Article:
by Pedro Gonzalez
“I’m just worried about our perception, said State Senator Reynold Nesiba, a Sioux Falls Democrat, “because I think, generally, South Dakotans are a welcoming people.”
Nesiba was speaking to reporters about South Dakota House Bill 1217, a measure intended to limit transgender participation in sports. The measure would be uncontroversial in saner times, or at least those during which most people were still aware of the basic physical differences between the sexes. But we no longer live in sane times.
In 2017 alone, for example, thousands of men ran the 400-meter dash faster than any of the world’s three fastest women, while 275 high school boys in 2018 ran the 400 meter better than the lifetime best of Olympic Team USA member and world-record-holding sprinter Allyson Felix. In other words and contra Senator Nesiba, it is possible to be too welcoming.
The shadow of Amazon’s proposed Sioux Falls fulfillment center looms in the background of Nesiba’s comments. “I’m frankly a little worried about Amazon,” he said, presumably due to the company’s advocacy of LGBTQ ideology which, no doubt, suggests the possibility of Amazon pulling the plug on a Sioux Falls operation. Nesiba shouldn’t have worried, however, because, for the second time, Republican Governor Kristi Noem has signaled against a bill intended to protect the sexes.
On March 19, Noem issued a “style and form” veto on H.B. 1217 accompanied by a press release. “Unfortunately, as I have studied this legislation and conferred with legal experts over the past several days, I have become concerned that this bill’s vague and overly broad language could have significant unintended consequences,” she said. What follows appears to be nearly a thousand words of Noem weaseling out of taking a hard stance on this significant social issue. But it’s actually much worse than that.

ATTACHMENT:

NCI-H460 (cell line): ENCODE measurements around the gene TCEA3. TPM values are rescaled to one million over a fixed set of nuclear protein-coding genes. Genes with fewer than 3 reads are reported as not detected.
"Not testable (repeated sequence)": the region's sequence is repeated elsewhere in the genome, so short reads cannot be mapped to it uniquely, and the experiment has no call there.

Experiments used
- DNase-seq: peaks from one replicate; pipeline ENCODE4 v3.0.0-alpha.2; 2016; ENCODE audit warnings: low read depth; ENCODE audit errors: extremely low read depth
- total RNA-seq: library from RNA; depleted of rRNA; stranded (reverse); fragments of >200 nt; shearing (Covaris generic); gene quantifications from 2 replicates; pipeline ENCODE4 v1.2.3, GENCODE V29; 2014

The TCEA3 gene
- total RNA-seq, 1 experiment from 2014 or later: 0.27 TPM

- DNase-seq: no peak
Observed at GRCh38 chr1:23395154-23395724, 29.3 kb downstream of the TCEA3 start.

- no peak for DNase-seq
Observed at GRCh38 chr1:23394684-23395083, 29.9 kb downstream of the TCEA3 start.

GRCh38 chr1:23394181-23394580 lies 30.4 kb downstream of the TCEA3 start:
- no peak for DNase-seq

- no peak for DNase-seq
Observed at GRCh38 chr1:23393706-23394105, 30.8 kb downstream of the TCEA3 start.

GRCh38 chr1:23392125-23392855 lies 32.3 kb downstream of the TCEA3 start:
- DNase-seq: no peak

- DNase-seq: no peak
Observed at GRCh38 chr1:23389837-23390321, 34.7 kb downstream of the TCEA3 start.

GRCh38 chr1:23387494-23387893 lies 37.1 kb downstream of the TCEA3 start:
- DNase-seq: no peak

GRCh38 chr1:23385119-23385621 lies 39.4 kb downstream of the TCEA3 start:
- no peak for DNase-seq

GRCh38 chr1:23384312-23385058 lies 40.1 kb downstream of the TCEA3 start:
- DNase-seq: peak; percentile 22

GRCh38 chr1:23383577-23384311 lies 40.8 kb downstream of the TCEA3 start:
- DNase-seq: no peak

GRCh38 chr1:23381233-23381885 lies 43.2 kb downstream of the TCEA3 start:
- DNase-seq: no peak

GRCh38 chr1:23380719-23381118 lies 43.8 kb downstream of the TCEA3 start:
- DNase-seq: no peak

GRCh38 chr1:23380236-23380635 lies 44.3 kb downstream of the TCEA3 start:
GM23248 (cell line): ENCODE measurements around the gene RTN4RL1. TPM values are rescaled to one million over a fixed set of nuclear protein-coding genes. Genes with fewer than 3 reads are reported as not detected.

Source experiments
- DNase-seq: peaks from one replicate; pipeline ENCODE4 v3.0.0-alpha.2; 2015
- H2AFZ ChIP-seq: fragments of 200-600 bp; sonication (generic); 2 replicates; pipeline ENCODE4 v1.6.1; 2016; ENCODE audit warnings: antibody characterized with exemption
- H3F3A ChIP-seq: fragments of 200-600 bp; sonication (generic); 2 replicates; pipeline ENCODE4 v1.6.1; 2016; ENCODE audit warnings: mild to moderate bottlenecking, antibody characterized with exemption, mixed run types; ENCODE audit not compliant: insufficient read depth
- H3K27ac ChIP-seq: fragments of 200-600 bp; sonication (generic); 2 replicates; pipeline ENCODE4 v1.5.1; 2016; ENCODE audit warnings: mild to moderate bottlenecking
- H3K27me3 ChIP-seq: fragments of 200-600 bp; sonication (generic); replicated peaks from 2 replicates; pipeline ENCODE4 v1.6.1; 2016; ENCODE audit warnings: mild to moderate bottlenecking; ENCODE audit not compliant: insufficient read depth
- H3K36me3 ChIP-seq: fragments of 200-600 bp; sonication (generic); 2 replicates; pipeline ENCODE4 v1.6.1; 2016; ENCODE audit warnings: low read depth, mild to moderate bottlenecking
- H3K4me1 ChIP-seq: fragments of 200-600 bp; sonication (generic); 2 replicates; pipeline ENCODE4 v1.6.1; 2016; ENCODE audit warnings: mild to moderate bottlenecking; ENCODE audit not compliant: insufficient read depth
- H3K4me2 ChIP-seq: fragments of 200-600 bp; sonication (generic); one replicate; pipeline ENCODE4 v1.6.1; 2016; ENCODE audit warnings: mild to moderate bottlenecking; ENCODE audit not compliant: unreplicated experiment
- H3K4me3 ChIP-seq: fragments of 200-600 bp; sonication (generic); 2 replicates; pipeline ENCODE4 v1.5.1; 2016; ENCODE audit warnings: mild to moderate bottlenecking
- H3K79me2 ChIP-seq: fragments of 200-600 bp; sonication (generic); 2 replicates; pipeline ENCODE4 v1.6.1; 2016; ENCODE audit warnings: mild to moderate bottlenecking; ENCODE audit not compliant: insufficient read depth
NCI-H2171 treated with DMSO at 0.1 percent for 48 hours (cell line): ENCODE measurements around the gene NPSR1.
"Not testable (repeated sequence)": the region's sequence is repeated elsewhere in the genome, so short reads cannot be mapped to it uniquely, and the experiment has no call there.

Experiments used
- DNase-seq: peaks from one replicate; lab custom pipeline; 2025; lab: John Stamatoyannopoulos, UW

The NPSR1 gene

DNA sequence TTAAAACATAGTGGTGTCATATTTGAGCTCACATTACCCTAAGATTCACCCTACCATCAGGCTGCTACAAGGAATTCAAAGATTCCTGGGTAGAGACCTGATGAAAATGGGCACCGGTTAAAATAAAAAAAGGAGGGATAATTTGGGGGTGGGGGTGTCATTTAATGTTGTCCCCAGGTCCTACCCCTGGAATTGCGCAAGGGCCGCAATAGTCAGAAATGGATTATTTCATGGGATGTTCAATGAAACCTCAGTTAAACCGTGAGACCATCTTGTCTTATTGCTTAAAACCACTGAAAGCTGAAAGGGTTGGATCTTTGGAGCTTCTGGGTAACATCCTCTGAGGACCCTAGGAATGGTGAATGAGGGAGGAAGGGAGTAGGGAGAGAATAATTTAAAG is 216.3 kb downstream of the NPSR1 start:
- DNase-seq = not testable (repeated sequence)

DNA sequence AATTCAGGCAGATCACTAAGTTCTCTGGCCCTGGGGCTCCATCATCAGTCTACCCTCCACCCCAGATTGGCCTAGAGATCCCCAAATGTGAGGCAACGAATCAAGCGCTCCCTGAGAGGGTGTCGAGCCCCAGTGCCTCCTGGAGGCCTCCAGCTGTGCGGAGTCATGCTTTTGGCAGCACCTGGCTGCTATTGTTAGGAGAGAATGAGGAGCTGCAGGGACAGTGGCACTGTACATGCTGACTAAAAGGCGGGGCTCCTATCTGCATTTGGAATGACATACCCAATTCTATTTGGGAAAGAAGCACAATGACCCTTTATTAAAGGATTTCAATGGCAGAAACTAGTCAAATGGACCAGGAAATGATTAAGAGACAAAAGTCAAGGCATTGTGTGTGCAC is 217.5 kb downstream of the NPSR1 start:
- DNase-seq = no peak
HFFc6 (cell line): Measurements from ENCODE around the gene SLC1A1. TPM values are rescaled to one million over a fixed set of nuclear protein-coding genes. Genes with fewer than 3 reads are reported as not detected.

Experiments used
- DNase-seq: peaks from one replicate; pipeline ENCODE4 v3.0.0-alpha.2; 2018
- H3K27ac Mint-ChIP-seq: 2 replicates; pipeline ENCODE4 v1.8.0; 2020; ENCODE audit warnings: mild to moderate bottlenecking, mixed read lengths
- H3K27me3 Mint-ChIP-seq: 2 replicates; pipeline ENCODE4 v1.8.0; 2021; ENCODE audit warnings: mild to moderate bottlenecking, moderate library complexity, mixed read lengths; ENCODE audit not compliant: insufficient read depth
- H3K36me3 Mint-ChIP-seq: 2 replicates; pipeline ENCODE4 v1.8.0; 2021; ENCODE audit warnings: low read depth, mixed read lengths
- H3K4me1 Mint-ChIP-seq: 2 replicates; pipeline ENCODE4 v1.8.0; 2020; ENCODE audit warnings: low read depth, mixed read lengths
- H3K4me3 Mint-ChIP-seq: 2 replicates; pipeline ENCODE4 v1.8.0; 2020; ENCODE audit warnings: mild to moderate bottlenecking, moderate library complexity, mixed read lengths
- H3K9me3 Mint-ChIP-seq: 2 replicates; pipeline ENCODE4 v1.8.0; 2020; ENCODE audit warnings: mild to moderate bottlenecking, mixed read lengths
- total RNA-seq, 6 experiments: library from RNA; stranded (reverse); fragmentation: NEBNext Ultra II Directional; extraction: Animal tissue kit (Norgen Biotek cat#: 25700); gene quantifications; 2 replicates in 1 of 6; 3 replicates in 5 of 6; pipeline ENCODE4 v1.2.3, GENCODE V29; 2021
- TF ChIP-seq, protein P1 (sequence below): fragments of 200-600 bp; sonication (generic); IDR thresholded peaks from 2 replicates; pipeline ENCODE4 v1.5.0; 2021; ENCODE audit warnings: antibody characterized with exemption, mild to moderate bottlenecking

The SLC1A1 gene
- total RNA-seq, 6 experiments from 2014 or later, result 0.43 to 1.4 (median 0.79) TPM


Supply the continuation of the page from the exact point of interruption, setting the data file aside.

“The recommended changes will substantially change the content of the bill,” said South Dakota Senator Maggie Sutton, the lead Republican sponsor in the Senate. “The legality was removed, which leaves the bill with a very weak authority. Removing the collegiate is simply saying that biology matters in high school, but not in college.” Kristen Waggoner, General Counsel with Alliance Defending Freedom, echoed Sutton in a statement for the Christian nonprofit.
“Today, Gov. Noem proposed changes to House Bill 1217 that would eliminate protections for female college athletes outright and gut the ability for all women and girls to have recourse against unfair policies in women’s sports,” Waggoner wrote. “Her misguided attempt to play politics and placate national corporate interests like Amazon is not what we would have expected from this governor.”
Journalist Bob Mercer notes just how hard Sutton and her allies fought to get this bill to the Senate, “where it won approval 20-15 after supporters used a procedural maneuver known as a smoke-out to force it out of a Senate committee where it had been stopped, and then got it on the Senate debate calendar with no votes to spare.” That kind of tenacity for going against the grain is rare, and rarer still are party heads half as brave as local lawmakers. Indeed, Waggoner probably shouldn’t have expected better from Noem.
In late January last year, Noem voiced “concerns” about H.B. 1057, which would have outlawed sex-change treatments for children under 16. Under the law, physicians administering surgeries, cross-sex hormones, or puberty blockers to minors would be prosecuted. The governor reacted then as she did now, deploying platitudes and bromides about limited and responsible government to conceal her retreat from yet another battle in the culture war the GOP has long been happy to lose.
“When you take public policy and try to fill parenting gaps with more government, you have to be very careful about the precedent you’re setting,” Noem told reporters. By early February, H.B. 1057 effectively was dead in the water. NBC News reported that Mike Card, a political science professor at the University of South Dakota, observed that state Democrats effectively had skewered the “open for business” mantra used by Noem in her State of the State address by raising concerns of corporate boycotts in response to the bill.
While Noem equivocated when it came to medical treatments, she was far more aggressive in tackling the sports bill.